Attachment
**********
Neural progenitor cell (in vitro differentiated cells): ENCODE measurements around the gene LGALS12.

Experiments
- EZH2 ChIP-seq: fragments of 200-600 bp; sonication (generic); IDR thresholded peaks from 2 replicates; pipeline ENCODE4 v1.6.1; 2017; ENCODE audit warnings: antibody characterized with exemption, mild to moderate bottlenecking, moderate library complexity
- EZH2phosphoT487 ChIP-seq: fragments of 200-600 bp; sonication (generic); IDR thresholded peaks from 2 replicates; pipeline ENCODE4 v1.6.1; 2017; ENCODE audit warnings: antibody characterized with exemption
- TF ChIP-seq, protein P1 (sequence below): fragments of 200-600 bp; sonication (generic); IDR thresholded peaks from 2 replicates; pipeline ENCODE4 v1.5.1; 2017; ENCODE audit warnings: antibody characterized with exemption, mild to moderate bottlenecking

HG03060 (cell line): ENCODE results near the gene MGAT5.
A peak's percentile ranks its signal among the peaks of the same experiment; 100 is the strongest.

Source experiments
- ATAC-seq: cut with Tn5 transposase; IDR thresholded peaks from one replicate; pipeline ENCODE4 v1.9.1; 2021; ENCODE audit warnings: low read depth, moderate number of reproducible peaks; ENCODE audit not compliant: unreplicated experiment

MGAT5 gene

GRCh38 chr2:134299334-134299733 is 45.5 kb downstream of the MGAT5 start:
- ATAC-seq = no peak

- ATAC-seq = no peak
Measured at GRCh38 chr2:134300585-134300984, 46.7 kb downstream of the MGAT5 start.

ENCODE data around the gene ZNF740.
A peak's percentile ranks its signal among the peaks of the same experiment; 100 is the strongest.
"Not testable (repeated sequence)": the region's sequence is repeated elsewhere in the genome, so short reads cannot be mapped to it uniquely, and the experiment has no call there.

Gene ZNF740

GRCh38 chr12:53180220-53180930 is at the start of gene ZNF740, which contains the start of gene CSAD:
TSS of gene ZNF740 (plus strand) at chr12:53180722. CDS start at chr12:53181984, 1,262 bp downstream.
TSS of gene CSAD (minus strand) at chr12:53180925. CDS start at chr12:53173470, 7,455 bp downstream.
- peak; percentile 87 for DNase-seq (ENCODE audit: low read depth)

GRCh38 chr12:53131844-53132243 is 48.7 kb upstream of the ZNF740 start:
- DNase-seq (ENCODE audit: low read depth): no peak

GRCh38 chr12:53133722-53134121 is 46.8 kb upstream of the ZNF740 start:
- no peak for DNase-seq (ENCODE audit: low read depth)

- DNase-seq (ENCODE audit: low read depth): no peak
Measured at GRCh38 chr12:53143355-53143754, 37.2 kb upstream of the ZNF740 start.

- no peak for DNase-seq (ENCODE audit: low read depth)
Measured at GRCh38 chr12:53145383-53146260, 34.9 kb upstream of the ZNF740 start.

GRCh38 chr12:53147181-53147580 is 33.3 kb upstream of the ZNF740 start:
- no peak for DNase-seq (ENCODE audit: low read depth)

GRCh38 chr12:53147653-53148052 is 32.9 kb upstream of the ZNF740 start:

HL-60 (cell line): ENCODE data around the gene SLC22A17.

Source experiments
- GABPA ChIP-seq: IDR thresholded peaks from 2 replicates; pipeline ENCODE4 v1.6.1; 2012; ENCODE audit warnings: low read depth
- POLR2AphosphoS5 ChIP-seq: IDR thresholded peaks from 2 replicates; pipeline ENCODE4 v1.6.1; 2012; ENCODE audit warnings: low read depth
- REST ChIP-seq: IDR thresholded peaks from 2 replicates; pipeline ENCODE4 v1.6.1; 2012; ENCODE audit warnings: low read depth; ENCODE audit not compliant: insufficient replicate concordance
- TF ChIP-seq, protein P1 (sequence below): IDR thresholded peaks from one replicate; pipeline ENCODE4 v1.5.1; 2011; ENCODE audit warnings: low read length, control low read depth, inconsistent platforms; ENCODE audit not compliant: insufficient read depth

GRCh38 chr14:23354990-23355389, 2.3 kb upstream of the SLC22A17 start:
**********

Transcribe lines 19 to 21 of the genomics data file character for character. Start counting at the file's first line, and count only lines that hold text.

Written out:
GRCh38 chr12:53180220-53180930 is at the start of gene ZNF740, which contains the start of gene CSAD:
TSS of gene ZNF740 (plus strand) at chr12:53180722. CDS start at chr12:53181984, 1,262 bp downstream.
TSS of gene CSAD (minus strand) at chr12:53180925. CDS start at chr12:53173470, 7,455 bp downstream.